February 25, 2024

Why Understanding Pain Types Matters: A Conversation with Dr. Brandon Claflin

The feeling of pain is subjective, often making it challenging for medical professionals to quickly determine a diagnosis and how to ease the person’s symptoms best. However, one of the most valuable ways to determine what is going on is with the patient’s help. There are typically five types of pain: chronic, neuropathic, acute, radicular, and nociceptive. When the patient understands more about the pain types, it is an ideal way to assist their doctor, allowing for more effective communication and a collaborative treatment effort between the two or more parties.  

It Can Help You Do Better Research

Understanding the type(s) of pain you have and can better explain your feelings can allow you to do more comprehensive research for your own sake. You can read more about pain types and their signs and symptoms. Once you confirm with a medical professional what type you have, it can allow you to concentrate specifically on your diagnosed pain type to learn more about it.

This understanding can help you do more focused research about what you can do to feel better, what proven and experimental treatments are available, and what you can avoid doing that might worsen the pain. It also allows you to gain insight from other people experiencing the same pain type, such as in support groups and/or through online forums, as a way to ask for advice, educate yourself, and build camaraderie while you boost your support system.

Yes, a good doctor will guide you through your diagnosis and treatments, but when you do your own research, you become your own advocate. You can write down possible treatment options and/or techniques to bring to your doctor’s attention before or during your next appointment.

It will Let you Better Communicate With Medical Professionals

When you understand how to describe your pain and feelings, it makes it easier to communicate that to your primary doctor and other medical professionals. It can be beneficial for doctors who are actively trying to understand more about what you are experiencing and your condition as a way to properly treat you and alleviate your pain. 

You Can Find the Ideal Health Professionals

Knowing the type of pain you have and thoroughly understanding it can assist you with finding the ideal health professionals to help with your pain and ease your discomfort. For instance, you can find a doctor who specializes in your type of pain and seek the services of a massage therapist who is comfortable helping lessen your pain symptoms.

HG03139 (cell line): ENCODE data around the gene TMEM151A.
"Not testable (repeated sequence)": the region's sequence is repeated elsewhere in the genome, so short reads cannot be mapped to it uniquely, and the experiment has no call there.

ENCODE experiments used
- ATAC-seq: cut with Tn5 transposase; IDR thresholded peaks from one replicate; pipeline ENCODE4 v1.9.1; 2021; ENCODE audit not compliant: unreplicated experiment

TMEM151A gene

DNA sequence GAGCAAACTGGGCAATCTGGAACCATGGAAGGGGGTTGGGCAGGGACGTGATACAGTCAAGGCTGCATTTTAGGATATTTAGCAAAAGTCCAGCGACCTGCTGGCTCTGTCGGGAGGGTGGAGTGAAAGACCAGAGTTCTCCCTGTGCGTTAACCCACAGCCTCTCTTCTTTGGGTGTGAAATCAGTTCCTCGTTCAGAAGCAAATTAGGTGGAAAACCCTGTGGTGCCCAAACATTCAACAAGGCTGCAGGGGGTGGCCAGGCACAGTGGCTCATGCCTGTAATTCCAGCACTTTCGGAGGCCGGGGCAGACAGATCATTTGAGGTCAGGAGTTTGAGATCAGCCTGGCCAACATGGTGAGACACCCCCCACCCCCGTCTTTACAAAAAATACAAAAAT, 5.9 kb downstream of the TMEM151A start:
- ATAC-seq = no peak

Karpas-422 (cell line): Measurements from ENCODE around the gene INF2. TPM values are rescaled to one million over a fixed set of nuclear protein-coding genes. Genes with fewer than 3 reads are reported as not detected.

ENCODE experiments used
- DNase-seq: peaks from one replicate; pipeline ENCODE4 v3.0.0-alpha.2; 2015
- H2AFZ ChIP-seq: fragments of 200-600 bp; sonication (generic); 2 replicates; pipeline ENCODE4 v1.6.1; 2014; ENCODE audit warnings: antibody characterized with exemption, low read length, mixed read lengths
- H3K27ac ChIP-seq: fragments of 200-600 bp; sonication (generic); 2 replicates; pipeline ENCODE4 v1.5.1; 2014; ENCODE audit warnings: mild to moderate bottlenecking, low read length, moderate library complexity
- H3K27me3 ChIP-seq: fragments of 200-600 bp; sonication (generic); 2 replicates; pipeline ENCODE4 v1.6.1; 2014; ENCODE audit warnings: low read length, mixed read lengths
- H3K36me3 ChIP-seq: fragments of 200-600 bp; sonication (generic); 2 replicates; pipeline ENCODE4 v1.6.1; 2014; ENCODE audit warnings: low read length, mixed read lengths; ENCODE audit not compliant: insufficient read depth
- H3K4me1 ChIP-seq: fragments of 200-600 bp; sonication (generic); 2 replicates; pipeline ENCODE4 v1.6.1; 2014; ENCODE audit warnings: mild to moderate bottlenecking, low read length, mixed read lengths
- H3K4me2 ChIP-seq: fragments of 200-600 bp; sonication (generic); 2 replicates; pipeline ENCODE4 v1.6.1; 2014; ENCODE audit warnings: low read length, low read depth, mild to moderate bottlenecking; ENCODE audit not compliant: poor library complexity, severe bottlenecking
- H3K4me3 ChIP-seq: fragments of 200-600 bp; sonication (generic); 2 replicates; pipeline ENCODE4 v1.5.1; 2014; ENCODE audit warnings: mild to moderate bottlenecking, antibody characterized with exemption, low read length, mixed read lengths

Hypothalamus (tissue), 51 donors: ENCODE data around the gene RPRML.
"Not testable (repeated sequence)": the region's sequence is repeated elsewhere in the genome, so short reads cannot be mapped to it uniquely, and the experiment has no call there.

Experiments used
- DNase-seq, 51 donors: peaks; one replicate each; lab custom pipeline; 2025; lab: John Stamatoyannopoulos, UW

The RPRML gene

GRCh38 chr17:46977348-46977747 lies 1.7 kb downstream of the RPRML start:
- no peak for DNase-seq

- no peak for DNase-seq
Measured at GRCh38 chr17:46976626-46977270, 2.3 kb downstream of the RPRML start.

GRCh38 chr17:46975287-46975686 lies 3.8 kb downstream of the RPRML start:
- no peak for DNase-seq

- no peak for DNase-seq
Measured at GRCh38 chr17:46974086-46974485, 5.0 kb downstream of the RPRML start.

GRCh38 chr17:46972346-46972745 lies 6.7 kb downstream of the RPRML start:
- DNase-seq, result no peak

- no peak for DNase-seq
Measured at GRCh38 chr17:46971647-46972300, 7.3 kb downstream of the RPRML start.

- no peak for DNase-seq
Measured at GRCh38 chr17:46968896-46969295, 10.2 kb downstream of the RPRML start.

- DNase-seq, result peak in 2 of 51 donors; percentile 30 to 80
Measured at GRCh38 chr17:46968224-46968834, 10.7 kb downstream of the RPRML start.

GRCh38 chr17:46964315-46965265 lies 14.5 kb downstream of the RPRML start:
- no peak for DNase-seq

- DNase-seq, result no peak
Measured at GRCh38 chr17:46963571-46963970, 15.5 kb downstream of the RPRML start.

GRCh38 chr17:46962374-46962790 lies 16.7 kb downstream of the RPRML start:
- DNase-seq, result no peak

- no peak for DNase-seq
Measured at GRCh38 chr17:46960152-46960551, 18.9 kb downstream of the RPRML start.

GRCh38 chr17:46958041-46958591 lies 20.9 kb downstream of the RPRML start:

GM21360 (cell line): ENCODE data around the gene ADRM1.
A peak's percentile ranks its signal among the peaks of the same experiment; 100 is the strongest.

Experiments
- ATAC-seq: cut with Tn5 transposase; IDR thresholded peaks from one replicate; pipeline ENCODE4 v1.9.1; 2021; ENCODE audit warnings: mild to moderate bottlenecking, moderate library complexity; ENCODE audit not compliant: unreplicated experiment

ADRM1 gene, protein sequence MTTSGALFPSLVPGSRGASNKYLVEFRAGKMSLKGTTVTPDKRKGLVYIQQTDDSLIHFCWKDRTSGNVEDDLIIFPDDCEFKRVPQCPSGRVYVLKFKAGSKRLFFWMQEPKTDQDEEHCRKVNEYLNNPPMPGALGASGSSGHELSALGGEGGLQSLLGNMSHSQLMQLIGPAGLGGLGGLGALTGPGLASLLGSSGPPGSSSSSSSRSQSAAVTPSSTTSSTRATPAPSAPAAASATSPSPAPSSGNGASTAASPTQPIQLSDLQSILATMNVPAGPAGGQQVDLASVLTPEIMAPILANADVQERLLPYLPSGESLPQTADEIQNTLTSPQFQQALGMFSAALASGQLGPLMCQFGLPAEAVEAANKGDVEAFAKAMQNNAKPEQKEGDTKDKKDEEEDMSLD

You Can Have a Better Understanding of Normalcy

It can be worrisome when you start feeling an odd pain you have not had before and wonder if it is typical or something else is going on. Understanding the different pain types and knowing what symptoms are associated with each can help you determine what is considered typical for your particular pain type(s) and what is not. 

Pain is a sign that something is wrong within your body, so if you are experiencing a feeling or symptom not commonly associated with your pain type, it could indicate that you need to schedule an appointment with your doctor or seek immediate medical services. Depending on your situation, it may end up saving your life or helping to prevent a severe injury or complication.

It Can Allow You to Receive the Right Treatment

An excellent doctor listens to your feelings, what you say about your pain symptoms, and when you say something is wrong. They do not dismiss you or what you are feeling, especially if you are describing your symptoms and pain levels in great detail. Knowing what symptoms are associated with your particular pain type and others lets you know that your doctor is giving you the ideal treatment based on exams, tests, and how you say you are feeling. 

Contact Dr. Brandon Claflin in Tulsa, Oklahoma, when you want a pain management doctor who truly cares about your feelings and pain level. Having a doctor on your side who wants to understand why you are feeling the way you are and wants to help you do the same can make a significant difference in managing your condition in the short and long term.  

 

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